With gentle humor and a keen eye for revelatory detail, Neufeld explores religion and spirituality, politics and personalities, and the mysteries of everyday life. From the creator of A.D.: New Orleans After the Deluge and the illustrator of the New York Times bestseller The Influencing Machine: Brook Gladstone On the Media.
In A Few Perfect Hours (and Other Stories from Southeast Asia and Central Europe), autobiographical cartoonist Josh Neufeld takes us on a dramatic tour of places as exotic and different as Thailand, Singapore, and the former Yugoslavia. Highlights include Neufeld and traveling companion Sari Wilson’s stint as extras in a Chinese-language Singaporean soap opera, a train trip through war-torn Serbia, and a near-disastrous cave adventure in Thailand.
With gentle humor and a keen eye for the revelatory detail, Neufeld explores religion and spirituality, politics and personalities, and the mysteries of everyday life. His stories reflect the backpacker’s conflicted feelings: a yearning for adventure mixed with homesickness and a sense of disconnection, trapped in a reality constantly in flux.
In the collection’s title story, Neufeld illustrates how the tensions and fears involved in travel through a strange country are dispelled by a Thai monk’s blessing. In “On a Mission,” Neufeld contrasts the viewpoints of American Baptist missionaries in northern Thailand with the traditions of a Buddhist festival. And the book’s longest story, “Cremations, Cubicles, and Cant,” is a brand-new 20-page tale about the death of Neufeld’s grandmother, which contrasts her Jewish funeral service with a Balinese cremation ceremony; it forms the emotional heart of the book.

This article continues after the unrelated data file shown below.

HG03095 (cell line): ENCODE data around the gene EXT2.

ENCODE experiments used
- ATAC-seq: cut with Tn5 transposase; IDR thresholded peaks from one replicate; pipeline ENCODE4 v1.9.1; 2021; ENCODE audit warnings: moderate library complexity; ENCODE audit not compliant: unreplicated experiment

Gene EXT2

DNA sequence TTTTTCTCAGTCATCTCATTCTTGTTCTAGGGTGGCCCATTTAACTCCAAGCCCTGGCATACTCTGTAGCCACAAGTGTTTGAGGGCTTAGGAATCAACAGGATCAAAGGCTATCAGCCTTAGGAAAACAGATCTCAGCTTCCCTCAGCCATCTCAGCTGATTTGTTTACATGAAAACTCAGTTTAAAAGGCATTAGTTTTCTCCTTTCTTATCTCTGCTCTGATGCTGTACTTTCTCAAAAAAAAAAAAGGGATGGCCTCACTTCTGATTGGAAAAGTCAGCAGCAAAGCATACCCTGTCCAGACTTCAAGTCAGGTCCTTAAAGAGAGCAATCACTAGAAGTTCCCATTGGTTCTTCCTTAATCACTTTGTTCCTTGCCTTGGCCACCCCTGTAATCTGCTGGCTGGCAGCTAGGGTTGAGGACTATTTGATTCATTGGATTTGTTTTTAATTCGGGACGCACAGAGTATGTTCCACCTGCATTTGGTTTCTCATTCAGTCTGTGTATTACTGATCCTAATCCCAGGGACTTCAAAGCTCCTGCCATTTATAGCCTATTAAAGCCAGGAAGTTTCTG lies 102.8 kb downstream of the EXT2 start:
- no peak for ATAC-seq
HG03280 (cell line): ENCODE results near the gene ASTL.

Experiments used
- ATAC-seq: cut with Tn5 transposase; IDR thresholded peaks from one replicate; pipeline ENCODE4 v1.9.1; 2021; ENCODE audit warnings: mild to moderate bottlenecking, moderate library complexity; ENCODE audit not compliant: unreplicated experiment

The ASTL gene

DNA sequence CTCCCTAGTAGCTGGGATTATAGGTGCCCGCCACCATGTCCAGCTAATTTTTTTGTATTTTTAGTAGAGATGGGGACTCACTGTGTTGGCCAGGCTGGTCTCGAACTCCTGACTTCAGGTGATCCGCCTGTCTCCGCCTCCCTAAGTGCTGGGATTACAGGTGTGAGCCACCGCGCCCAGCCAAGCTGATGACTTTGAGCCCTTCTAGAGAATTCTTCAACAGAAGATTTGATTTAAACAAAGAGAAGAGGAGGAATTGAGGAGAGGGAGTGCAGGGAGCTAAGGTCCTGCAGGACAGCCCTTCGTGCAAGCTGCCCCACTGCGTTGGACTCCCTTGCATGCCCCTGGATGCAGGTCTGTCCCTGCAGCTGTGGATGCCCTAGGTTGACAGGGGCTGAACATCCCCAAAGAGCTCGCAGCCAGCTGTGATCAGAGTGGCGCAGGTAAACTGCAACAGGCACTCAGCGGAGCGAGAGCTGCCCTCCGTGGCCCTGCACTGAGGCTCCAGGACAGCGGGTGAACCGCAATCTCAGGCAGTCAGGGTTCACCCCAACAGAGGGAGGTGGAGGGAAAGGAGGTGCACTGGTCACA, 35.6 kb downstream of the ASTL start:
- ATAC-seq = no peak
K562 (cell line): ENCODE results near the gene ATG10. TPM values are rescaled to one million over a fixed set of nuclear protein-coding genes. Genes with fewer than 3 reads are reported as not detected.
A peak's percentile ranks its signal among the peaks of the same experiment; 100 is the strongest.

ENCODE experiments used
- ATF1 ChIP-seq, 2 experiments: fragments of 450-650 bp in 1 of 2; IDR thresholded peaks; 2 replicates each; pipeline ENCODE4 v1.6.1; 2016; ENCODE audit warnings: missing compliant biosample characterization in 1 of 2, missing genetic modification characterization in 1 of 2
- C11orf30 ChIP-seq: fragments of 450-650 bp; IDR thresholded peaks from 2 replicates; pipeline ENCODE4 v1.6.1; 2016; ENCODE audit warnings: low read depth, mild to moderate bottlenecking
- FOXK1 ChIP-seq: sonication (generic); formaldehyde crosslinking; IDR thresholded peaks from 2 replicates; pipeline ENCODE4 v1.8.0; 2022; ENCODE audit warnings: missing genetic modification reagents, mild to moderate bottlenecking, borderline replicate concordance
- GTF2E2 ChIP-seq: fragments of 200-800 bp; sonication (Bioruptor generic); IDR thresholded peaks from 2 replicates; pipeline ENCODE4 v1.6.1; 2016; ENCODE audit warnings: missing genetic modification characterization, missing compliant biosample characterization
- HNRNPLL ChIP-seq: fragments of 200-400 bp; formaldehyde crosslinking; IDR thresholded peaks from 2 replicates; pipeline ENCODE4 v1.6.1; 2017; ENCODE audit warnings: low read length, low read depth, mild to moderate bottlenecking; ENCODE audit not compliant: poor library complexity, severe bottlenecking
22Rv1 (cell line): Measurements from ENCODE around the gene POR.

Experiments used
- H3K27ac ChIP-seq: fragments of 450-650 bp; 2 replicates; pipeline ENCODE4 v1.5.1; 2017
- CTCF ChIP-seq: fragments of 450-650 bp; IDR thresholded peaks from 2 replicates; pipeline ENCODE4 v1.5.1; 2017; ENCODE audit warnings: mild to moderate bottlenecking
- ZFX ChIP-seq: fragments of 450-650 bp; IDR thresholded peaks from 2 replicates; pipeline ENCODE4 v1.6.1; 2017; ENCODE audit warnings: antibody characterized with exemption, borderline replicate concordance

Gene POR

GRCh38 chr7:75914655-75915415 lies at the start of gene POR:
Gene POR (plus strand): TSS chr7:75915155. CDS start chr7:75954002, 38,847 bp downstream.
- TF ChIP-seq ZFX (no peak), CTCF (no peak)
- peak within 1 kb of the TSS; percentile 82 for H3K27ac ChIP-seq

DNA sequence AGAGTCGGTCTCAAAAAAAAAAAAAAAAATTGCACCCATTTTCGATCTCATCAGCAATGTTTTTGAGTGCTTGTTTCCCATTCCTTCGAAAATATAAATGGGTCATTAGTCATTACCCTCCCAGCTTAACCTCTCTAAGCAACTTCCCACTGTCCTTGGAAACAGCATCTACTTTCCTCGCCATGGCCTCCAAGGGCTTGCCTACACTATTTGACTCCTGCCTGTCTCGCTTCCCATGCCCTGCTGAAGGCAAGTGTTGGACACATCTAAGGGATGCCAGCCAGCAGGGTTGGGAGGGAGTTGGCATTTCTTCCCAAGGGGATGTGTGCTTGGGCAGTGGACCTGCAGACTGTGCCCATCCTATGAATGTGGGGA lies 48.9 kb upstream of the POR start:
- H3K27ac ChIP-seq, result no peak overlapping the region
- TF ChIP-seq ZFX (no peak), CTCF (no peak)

Evoking both Tintin-creator Hergé and “comics journalist” Joe Sacco, “Neufeld’s stories operate on a very human level, and his art reflects that with its careful depictions of people from different cultures and backgrounds.” [iComics] Throughout the collection, Neufeld uses the comics form to experiment with narrative and point-of-view. The themes and conventions of the eight stories in A Few Perfect Hours will resonate with readers both within and outside the comics world.
Comics Worth Reading observes that Neufeld’s comics “provide a street-level view of other cultures, with nothing whitewashed. . . . The stories often remind us of the point of travelling to experience and come to terms with the unknown.”